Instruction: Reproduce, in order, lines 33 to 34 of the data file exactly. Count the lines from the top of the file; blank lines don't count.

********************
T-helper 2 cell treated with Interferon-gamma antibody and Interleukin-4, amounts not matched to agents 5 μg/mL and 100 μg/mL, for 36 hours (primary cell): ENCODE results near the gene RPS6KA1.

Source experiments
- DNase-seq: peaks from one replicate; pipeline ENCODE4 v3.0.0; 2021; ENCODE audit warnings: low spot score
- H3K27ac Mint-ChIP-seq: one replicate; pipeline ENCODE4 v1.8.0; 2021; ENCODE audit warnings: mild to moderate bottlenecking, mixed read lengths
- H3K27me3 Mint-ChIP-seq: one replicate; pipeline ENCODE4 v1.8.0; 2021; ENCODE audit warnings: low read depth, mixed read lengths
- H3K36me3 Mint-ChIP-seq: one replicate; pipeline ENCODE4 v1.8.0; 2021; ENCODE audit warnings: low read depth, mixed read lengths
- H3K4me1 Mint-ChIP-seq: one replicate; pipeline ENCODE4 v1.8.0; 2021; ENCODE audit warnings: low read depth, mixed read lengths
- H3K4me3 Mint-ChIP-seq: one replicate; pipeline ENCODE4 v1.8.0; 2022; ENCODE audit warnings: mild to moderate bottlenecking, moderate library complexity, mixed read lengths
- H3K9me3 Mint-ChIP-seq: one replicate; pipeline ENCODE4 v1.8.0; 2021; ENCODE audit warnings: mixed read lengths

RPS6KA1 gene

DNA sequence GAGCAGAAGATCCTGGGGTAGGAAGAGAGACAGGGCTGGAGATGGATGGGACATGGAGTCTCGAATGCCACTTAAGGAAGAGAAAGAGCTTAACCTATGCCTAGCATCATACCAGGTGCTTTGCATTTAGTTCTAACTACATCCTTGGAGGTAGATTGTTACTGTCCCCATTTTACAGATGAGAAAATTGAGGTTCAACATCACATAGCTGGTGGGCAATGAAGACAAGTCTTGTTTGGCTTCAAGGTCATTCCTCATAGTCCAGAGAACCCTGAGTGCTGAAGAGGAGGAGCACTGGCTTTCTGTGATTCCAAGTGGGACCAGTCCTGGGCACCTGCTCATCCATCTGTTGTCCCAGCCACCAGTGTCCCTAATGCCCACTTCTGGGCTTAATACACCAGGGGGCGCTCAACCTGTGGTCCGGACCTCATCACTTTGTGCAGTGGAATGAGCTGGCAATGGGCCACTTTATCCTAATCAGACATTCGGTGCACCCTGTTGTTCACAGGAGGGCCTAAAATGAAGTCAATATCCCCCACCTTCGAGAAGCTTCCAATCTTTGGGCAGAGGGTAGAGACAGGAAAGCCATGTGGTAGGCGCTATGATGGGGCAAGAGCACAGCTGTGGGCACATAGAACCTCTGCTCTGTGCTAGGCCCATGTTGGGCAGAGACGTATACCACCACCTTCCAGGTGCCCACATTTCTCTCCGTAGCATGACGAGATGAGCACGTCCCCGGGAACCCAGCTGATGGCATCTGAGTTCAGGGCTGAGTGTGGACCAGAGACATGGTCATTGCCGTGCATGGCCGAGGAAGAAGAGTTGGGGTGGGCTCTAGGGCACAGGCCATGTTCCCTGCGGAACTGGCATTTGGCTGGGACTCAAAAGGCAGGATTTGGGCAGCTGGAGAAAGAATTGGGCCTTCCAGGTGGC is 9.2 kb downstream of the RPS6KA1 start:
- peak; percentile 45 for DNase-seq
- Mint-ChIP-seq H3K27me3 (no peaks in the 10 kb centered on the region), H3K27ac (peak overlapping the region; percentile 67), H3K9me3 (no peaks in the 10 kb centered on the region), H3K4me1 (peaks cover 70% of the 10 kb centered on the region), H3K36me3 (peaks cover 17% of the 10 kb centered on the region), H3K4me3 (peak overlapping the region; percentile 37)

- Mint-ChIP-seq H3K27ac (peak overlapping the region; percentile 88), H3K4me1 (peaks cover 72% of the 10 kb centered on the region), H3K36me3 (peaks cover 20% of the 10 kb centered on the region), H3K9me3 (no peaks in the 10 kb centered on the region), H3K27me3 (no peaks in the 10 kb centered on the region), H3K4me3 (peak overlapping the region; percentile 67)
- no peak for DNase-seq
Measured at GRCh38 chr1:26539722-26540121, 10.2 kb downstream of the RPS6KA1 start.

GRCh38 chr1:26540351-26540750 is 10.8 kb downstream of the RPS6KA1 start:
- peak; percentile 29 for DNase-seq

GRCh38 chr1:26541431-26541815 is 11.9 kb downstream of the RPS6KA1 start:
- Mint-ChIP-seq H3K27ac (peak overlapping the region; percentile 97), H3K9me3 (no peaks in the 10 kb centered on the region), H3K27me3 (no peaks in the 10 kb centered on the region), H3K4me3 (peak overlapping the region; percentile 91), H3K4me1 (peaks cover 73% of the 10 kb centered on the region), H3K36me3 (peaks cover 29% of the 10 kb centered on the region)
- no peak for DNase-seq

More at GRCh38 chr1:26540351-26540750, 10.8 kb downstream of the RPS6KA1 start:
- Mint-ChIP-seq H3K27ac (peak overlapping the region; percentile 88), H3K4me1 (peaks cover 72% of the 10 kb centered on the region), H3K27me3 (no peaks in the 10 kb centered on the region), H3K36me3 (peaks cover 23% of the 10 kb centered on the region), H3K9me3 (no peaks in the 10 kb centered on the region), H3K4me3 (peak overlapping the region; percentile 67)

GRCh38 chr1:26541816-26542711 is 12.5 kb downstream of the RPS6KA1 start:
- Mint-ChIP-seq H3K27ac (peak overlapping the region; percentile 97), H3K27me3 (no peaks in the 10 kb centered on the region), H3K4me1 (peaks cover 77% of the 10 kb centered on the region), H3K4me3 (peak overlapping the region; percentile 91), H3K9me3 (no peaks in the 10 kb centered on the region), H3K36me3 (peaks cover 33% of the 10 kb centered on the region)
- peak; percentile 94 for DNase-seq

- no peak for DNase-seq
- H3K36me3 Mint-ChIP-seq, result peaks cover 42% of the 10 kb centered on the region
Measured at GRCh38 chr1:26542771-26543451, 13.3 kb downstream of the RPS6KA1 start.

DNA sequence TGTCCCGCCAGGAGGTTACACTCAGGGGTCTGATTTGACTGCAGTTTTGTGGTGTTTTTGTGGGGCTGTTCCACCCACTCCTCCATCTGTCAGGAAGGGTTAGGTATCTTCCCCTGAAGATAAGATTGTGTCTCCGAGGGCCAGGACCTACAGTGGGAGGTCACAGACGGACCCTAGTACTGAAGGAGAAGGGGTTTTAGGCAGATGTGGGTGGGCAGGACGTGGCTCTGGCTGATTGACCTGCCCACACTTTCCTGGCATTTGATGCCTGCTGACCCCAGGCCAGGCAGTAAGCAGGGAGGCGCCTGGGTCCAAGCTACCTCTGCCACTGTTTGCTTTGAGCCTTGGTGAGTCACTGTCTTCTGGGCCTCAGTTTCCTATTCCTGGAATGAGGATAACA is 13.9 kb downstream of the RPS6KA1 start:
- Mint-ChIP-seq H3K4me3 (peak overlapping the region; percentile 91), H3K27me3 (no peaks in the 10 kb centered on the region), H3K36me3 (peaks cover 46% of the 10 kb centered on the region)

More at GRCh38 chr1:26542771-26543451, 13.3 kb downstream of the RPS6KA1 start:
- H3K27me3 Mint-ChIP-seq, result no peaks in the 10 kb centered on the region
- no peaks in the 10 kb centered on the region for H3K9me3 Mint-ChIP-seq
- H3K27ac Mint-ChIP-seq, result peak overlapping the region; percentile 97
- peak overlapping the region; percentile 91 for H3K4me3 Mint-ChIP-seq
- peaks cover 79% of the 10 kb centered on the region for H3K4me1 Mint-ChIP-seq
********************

- H3K27me3 Mint-ChIP-seq, result no peaks in the 10 kb centered on the region
- no peaks in the 10 kb centered on the region for H3K9me3 Mint-ChIP-seq